You can't trip over a webpage or a YouTube video — or even live TV — without seeing some kind of advertisement for a VPN . That's short for "Virtual Private Network." And if you've spent any amount of time in any sort of corporate environment, there's a good chance you've already had to use one.
But what about for cordcutting? One of the major contexts in which VPNs are mentioned has to do with streaming video.
But do you really need a VPN to stream? The answer to that is pretty simple, if not exactly conclusive — it depends.
What is a VPN in the first place?
Put simply, a VPN is a method by which your internet traffic gets funneled (or tunneled) through a specific set of servers.
This can be done for myriad reasons. In an office environment, it's generally done to ensure that only approved traffic can hit your company's network. You get a username and a password, and you log in to the company VPN. From that point on all your internet traffic gets sent through the company server, which lets the company know that you must have legitimate access because you have that username and password, so you must be OK.
Not going through the company VPN? You can't get to the company's sensitive bits.
There's also a lot of talk about using VPNs for other security reasons, like when you're on a public Wifi network. And that's absolutely true. If all your bits are being sent over that open network, it's possible for someone to intercept them and learn all kinds of things.
Fortunately that's less of an issue than it used to be, thanks to the standardization of basic encryption. Even if you're on a public network, much of the information flowing between your computer (or phone or whatever) and whatever server you're talking to likely already is encrypted in transport. That doesn't mean it's still not a good idea to avoid public access points, or to use a VPN if you must be on one. But it also doesn't mean you're going to immediately give up all your secrets just because you typed something.
We haven't mentioned privacy yet — and really that's a function of everything you've read here so far. Maybe you don't want your Internet Service Provider to have quite so much information about the websites you visit. Or maybe you want to obfuscate your location, to confuse advertising trackers, or just to avoid The Man. And we're not even talking about illegal endeavors here — there's nothing illegitimate about the desire for privacy and anonymity.
One important caveat here: You're going to need to be able to trust your VPN provider, of course. If you're routing all your internet traffic through, say, AWESOMEvpn instead of Comcast or Cox or whomever, you're just putting all your eggs in a different basket. So you'll want to do some homework.
And that brings us to our purpose here: When it comes to online video, we're mostly talking about using VPNs to shape where it appears our traffic is coming from. So it will look like we're watching video from one country, when really we're in a different country.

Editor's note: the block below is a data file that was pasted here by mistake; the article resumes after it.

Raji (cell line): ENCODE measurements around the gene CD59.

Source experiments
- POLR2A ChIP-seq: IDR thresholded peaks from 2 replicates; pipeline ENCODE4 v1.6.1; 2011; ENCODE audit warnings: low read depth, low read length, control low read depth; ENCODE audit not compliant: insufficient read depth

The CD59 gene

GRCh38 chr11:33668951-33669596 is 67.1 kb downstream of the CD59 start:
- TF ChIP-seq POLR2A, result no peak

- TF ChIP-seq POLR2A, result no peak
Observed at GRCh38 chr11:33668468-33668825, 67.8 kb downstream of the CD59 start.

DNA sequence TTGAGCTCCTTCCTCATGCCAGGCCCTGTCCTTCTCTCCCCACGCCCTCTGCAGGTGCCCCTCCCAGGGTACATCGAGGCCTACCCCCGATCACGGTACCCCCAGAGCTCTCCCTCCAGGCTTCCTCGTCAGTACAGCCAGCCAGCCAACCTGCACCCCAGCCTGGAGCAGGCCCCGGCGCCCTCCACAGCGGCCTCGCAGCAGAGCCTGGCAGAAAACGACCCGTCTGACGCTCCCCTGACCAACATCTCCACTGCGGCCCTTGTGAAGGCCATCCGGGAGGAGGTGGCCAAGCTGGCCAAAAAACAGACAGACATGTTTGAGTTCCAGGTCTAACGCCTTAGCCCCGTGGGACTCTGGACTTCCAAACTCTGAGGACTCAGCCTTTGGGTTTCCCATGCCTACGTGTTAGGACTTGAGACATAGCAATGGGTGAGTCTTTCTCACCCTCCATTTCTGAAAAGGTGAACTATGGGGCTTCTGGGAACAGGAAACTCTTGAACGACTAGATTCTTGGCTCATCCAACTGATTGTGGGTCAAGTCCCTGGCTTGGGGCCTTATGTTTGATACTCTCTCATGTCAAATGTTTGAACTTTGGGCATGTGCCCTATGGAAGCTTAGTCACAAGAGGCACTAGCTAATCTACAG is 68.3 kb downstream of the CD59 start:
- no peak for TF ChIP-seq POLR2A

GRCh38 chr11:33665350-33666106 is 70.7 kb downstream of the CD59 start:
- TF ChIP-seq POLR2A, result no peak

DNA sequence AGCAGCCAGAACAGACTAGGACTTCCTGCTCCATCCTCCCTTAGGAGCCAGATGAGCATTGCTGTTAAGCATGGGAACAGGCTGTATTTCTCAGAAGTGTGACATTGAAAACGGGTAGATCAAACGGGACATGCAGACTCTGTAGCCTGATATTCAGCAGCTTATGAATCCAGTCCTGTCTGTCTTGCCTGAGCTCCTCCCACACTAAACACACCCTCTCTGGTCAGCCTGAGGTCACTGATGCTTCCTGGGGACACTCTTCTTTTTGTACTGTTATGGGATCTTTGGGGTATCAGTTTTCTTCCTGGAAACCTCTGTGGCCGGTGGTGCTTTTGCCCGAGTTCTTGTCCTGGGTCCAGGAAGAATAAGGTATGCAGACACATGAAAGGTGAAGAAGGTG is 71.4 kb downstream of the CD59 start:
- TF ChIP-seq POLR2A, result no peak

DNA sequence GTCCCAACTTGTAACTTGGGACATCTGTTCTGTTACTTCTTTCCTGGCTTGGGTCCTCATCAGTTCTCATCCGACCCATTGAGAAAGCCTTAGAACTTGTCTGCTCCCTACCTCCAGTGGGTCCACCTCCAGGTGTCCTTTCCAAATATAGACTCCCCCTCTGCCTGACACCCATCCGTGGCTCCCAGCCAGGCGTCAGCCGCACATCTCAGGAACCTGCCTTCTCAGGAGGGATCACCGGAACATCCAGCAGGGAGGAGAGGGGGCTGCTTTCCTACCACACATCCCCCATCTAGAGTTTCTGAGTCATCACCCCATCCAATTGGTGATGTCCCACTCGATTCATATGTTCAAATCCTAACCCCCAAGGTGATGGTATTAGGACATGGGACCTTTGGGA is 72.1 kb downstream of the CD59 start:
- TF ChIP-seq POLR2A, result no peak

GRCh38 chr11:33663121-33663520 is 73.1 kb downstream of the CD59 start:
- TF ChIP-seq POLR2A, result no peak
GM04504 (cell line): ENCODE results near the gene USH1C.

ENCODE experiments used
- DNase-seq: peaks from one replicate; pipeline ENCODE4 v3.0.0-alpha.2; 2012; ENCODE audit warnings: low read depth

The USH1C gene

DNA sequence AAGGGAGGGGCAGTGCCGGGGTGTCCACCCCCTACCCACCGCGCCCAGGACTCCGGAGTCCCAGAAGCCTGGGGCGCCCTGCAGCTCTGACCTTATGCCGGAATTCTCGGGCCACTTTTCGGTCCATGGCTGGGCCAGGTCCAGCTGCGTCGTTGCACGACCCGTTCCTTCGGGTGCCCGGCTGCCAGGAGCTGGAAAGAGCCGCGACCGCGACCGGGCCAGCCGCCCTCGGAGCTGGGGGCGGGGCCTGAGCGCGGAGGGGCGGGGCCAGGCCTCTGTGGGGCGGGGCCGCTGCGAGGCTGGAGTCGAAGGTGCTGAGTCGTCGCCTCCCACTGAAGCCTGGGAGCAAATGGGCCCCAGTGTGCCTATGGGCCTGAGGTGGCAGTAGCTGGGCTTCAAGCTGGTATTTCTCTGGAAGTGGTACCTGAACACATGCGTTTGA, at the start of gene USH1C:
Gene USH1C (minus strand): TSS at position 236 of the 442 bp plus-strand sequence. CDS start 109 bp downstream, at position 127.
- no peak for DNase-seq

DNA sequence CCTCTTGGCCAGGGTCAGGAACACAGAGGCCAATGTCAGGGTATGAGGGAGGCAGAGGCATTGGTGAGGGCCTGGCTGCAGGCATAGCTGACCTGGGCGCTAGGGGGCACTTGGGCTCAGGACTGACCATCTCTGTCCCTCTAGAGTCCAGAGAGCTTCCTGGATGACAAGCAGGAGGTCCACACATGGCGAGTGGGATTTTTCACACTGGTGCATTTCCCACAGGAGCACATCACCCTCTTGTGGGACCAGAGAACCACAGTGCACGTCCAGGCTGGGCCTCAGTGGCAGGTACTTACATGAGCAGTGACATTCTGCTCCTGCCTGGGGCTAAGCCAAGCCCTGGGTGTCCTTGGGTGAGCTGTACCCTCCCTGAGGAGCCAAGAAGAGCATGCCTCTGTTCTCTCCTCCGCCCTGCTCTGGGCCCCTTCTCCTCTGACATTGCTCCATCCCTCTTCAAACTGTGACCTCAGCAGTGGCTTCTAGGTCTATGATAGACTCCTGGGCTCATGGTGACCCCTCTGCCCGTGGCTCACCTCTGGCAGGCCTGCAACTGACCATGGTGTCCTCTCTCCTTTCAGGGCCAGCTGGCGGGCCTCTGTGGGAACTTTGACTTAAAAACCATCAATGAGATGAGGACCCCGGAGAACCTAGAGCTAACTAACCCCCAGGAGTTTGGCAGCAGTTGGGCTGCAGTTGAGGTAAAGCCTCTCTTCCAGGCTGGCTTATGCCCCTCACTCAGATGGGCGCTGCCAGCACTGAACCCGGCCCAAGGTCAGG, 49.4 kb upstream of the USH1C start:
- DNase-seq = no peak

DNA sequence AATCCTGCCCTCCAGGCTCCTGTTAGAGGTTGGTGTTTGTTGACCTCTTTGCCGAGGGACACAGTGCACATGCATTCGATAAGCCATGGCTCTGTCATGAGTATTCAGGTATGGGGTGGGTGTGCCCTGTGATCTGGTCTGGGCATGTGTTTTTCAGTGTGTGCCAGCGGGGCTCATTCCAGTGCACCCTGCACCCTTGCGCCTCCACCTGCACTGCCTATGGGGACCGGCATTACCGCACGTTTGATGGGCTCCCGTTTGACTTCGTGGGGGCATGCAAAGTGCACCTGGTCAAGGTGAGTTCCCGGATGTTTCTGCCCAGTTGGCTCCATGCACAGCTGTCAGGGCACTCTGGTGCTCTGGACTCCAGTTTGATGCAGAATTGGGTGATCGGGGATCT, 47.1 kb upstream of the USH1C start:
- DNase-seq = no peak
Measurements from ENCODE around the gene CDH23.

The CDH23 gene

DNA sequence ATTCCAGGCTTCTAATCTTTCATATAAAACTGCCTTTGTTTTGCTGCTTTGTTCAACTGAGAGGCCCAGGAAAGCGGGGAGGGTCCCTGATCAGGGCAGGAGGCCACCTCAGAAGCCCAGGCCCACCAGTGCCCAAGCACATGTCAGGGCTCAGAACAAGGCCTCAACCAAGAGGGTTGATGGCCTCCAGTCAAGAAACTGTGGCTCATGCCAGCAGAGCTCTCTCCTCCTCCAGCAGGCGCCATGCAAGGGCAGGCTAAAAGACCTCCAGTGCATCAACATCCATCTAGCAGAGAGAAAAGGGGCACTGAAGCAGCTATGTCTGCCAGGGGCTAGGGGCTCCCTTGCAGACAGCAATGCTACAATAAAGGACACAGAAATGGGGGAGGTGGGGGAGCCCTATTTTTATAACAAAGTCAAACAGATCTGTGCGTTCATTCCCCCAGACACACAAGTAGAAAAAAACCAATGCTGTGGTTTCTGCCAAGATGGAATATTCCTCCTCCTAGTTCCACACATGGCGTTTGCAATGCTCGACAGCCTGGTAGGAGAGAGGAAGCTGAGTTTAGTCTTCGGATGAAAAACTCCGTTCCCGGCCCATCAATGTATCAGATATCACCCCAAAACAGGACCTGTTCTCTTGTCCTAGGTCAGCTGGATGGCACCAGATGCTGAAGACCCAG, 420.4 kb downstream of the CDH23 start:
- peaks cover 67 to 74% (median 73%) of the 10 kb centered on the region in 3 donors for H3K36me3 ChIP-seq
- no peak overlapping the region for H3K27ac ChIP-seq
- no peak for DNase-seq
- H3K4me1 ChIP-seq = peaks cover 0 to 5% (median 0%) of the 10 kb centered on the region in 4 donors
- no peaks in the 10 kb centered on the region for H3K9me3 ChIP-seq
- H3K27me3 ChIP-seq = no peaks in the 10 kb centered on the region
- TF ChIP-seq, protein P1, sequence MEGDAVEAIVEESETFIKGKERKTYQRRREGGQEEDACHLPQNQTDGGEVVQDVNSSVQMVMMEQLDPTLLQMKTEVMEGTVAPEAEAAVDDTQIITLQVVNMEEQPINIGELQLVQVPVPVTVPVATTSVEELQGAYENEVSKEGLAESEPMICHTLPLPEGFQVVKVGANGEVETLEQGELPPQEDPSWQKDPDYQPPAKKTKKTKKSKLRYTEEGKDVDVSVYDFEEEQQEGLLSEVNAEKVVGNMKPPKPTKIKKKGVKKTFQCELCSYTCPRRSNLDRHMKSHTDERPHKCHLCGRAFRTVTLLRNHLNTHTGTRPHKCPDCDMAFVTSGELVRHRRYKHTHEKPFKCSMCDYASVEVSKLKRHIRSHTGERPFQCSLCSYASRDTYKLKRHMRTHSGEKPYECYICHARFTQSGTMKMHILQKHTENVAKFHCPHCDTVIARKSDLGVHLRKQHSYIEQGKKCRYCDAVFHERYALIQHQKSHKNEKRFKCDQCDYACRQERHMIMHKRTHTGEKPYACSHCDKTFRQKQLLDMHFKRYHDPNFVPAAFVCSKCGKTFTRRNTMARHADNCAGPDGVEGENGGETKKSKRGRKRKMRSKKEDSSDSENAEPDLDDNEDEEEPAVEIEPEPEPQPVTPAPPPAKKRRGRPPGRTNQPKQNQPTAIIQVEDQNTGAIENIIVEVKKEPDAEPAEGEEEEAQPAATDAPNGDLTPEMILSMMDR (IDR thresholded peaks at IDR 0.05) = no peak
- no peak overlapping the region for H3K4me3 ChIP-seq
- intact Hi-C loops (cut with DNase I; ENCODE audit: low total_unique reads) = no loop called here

OK — then why would I want to use a VPN to watch video?
This comes down to the two things we always get back to: Money, and lawyers. Video distribution rights are complicated, and what's available one place isn't always available in another place.
Generally speaking, this isn't something those of us in the United States have had to deal with all that much, because the vast majority of what we want to watch originated here in the first place. It's pretty rare to be in Peoria and see a big "THIS CONTENT IS NOT AVAILABLE IN YOUR REGION" message.
But it's a real problem other places, for all kinds of reasons. Maybe you're in the UK and want to watch that hot new show that just came out in America, but the British TV distributors don't have it yet.
Or maybe you're traveling for work and just want to watch that show that you've already paid for in the first place, or use that streaming service you already fork over good money for, and it's not your fault you had to run out of the country for a few days.
Or maybe the laws about what can be shown in your country preclude certain content from being available.
That's where a VPN comes in. You fire one up, and it makes your traffic appear as if it's coming from another country. And usually you can choose the end point. So if you're in, say, France, you can make it look like your computer is still in the United States.
But what if you're not leaving the U.S. Any reason to use a VPN? Maybe. Television blackouts are — somehow in 2019 — still a thing. This could help you get around them.
Wait, this is starting to sound shady — is it?
There are definitely some gray areas here. First, don't do anything illegal and get yourself in trouble in your part of the world. That would be bad. And it's perfectly OK to not want to cross over into any gray areas.
On the other hand, there's absolutely nothing wrong with using a VPN itself. And there's absolutely nothing wrong with content providers saying they don't want you using a VPN to attempt to circumvent regional requirements. (That doesn't necessarily mean we have to like it, though.) And that has launched a sort of cat-and-mouse game. It's not unheard of for a content provider — say, Netflix — to lock things down so you can't watch U.S. content outside of the United States, even if you're using a VPN that makes it look like you're still in the U.S.
The VPN companies adjust. And then the content provider adjusts. And so goes the game.
But is using a VPN to watch something somewhere you're not intended to watch it shady? I probably wouldn't go that far. Just know there may be roadblocks, and you might have to do a little work to watch what you want to watch.
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